Classic Endoscopic Findings of Achalasia
3 months ago
Endoscopy plays an important role in early evaluation, primarily to exclude other diseases such as webs, rings, esophageal cancer, and proximal gastric cancer, which can mimic the symptoms of achalasia. The most common cause of secondary achalasia is malignancy, which accounts for more than half of all cases, followed by benign lesions and sequelae of surgical procedures. The classic endoscopic findings of achalasia include retained saliva with a puckered EGJ, widening of the esophageal lumen, and food residue in the esophagus. The descriptive rules for achalasia of the esophagus, established by the Japan Esophageal Society present the diagnostic features of achalasia on endoscopy as follows:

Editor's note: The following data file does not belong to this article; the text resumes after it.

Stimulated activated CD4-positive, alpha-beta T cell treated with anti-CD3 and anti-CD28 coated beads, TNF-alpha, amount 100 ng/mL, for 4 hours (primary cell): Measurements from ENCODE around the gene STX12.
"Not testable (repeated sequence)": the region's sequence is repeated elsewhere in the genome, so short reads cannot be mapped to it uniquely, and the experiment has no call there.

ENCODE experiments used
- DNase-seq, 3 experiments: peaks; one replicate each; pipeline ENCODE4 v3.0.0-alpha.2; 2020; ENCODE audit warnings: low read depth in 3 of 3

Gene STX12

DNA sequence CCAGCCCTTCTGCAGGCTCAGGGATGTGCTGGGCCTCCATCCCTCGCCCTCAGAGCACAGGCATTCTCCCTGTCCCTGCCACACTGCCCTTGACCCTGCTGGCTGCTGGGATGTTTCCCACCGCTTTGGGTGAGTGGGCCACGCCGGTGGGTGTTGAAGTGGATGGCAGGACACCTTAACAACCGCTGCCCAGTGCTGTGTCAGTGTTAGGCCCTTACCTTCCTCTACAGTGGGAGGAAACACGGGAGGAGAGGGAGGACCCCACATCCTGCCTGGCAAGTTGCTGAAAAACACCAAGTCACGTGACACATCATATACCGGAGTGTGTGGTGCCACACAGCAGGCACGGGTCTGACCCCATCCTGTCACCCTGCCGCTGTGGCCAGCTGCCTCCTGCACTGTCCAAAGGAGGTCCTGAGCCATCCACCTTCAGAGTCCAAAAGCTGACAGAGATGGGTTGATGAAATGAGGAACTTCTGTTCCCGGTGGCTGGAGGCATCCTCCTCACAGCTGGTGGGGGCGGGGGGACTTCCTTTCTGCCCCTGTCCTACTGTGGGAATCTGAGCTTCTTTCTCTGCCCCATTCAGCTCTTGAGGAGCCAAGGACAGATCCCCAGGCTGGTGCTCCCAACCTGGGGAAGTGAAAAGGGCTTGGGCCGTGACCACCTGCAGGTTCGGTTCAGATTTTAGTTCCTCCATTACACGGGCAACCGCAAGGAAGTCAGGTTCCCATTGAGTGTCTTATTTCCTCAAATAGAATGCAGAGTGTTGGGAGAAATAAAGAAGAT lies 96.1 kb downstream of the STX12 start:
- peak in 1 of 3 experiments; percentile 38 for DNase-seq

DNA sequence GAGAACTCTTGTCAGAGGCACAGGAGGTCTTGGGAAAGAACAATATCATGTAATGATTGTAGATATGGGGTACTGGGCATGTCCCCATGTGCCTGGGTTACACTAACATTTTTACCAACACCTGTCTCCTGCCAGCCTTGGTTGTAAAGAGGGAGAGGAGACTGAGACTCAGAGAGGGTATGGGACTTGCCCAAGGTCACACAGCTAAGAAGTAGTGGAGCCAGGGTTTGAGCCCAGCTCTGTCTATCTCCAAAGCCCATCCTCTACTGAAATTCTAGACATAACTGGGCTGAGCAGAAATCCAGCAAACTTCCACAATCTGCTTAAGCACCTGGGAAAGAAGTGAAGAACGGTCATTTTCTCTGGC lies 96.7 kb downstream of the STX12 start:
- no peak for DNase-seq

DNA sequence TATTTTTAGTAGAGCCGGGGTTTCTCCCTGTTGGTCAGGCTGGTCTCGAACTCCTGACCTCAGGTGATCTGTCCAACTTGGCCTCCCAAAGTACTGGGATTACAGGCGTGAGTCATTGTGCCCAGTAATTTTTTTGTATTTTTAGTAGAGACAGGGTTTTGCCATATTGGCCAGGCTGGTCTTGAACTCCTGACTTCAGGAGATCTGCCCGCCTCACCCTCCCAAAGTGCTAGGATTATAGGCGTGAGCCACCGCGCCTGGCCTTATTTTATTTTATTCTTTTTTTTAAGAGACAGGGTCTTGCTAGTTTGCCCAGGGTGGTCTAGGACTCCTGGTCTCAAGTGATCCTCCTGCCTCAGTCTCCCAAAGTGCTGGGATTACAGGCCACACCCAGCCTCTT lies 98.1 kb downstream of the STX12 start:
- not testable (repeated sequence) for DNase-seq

(1) dilatation of the esophageal lumen;
(2) abnormal retention of food and/or liquid remnants in the esophagus;
(3) whitish change and thickening of the esophageal mucosal surface;
(4) functional stenosis of the EGJ, in which the endoscope passes through the stenotic segment and the EGJ fails to dilate by insufflation; and
(5) abnormal contraction waves of the esophagus.